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Chevy Caprice PPV: A lot of time in-service

The all-new 2011 police package Chevrolet Caprice comes in two forms—the 9C1 Patrol package and the 9C3 Detective package.

The first of these large Caprice sedans to hit the streets have the Detective package, which is also known as the Admin package (aka Street Appearance package).

An important difference exists between the Detective and the Patrol versions. The 9C3 Detective (street appearance) package has a retail center console. This includes a wide, dual-gate, center-mounted, floor shifter. The center console also includes a hand-operated parking brake lever, power window controls, power mirror controls and twin cup holders. However, the 9C1 Patrol package has a narrow, single gate, offset, floor shifter. This gear selector has been moved both forward toward the dash and left toward the driver. That leaves room beside and behind the floor shifter for a full array of communication and emergency gear, including radios, light and siren controls, radar controls, etc.

On the Patrol version, the parking brake hand lever has been replaced by a foot-activated lever. The brake mechanism in the console has been laid on its side and connected to the foot pedal by cables. The power mirror, power window and power door lock controls have been relocated off the console; the cup holders have been deleted—all to make room for the police-specific, aftermarket center console.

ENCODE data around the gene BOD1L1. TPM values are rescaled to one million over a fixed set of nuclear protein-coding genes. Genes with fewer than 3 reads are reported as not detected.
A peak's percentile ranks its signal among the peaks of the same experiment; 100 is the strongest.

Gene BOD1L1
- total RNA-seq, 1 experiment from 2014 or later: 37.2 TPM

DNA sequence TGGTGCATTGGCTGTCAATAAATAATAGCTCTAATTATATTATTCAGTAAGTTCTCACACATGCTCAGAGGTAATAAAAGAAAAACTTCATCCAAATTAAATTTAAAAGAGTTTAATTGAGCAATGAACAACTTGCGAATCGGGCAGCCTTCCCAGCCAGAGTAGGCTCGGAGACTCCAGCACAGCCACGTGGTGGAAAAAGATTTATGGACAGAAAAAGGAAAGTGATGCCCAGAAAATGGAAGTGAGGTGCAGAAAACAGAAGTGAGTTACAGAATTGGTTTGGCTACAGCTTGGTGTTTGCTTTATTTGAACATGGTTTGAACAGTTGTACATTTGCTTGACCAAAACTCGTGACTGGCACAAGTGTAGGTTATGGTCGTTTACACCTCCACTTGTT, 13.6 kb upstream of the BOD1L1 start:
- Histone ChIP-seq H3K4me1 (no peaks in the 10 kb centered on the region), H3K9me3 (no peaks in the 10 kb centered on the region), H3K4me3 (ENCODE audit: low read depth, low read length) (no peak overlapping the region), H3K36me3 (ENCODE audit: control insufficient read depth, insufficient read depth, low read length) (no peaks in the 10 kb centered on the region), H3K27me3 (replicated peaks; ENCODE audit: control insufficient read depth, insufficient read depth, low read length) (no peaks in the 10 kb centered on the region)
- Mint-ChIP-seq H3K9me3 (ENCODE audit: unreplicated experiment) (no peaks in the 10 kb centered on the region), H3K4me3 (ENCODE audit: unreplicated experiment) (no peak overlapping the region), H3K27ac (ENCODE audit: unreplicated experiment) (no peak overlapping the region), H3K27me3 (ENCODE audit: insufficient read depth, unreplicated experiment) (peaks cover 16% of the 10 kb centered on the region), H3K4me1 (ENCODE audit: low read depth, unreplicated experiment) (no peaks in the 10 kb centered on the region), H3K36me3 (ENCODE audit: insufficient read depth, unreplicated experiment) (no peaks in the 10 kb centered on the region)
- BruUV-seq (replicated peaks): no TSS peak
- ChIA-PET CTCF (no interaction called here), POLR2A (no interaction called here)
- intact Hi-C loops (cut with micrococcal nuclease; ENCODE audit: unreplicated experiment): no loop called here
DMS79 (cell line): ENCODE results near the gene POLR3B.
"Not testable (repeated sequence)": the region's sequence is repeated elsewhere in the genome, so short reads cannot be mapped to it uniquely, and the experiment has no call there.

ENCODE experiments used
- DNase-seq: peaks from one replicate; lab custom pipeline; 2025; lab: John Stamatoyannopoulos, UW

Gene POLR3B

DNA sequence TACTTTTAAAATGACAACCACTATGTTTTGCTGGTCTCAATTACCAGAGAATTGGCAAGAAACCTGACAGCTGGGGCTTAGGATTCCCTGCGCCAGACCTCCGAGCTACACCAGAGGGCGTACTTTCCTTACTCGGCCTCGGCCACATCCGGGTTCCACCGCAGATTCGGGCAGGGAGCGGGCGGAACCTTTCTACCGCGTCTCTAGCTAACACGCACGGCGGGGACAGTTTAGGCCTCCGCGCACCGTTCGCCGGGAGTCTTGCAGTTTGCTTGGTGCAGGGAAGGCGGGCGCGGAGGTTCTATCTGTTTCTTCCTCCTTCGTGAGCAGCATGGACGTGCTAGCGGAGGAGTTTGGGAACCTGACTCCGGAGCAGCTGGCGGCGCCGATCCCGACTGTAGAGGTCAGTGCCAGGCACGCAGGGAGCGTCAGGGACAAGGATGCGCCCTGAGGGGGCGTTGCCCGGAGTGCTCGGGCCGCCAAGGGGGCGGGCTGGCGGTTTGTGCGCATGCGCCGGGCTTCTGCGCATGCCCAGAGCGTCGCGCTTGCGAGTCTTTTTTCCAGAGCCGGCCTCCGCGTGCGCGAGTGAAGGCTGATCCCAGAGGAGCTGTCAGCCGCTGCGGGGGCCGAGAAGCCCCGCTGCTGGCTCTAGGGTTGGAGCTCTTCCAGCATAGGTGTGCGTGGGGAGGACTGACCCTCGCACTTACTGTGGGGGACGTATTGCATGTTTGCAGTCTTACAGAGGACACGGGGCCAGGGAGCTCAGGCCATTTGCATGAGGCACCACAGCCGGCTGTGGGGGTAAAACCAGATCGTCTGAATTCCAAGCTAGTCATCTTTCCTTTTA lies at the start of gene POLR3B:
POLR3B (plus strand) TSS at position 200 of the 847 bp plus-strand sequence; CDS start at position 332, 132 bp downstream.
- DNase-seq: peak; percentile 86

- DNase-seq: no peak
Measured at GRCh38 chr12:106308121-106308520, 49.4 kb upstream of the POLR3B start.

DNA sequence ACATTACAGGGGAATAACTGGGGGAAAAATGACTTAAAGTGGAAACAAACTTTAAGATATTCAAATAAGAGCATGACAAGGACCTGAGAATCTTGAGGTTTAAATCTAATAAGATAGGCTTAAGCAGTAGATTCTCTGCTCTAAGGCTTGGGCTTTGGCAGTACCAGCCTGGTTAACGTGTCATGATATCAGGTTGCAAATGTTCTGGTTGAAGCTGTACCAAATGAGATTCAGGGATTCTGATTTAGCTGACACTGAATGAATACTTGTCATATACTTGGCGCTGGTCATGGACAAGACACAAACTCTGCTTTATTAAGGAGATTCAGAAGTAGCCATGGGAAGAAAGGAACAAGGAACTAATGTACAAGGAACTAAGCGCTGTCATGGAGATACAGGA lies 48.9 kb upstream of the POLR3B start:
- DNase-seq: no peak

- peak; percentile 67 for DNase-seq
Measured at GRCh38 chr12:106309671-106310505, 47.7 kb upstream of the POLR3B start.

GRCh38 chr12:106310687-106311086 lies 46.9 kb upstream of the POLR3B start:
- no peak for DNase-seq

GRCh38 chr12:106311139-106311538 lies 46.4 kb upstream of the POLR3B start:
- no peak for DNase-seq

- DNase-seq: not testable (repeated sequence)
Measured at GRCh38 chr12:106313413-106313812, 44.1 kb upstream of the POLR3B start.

During two different 10-day periods, we put 1,000 miles on both a Caprice 9C3 Detective and Caprice 9C1 Patrol. We used these as an unmarked traffic enforcement unit on a busy Memorial Day holiday weekend and Labor Day weekend, respectively, and then used each as an admin unit in urban, suburban, rural and interstate driving.

The Best Police Seats

The Caprice has the most comfortable, supportive, duty belt-compatible seats in all of policing, period. The police seat has been under development since 2006 and it shows. The right amount of seat bottom and seat back bolsters for support. The right amount of sculpting for the police duty belt—both relieved for the duty gun, and soft-cushioned in the area of the belt with handcuff case, etc. It has the right amount of initial comfort followed by all-day support—the right combinations of foam of different densities.

The multiple foam layer seats are covered with two kinds of fabric. The center sections of the seat back and cushion use high-wear, medium-friction fabric to somewhat secure the officer in the seat and keep him from sliding around. The bolsters on the seat back and cushion use high-wear, low-friction fabric to allow officers to quickly slide in and out. The challenging and seemingly contradictory issues of lumbar support in the same exact seat location as the duty belt location have been successfully (amazingly so) addressed.

With the 9C3 Street Appearance center console, access to the seat belt receptacle while wearing a duty gun is a challenge, both to fasten it and to release it. On the other hand, the upcoming 9C1 Patrol version of the Caprice has a 10-inch width between the seats to mount equipment to the center platform.

Largest Rear Seat

The rear seat? There is nothing like it in any police sedan, period. The huge rear seat volume allows the front seats to be moved far enough to the rear—including a significant seat back recline—and still leave room for a full prisoner partition and the prisoner. If your department arrests a lot of people and puts them in the rear seat, the Caprice is definitely the patrol sedan for you.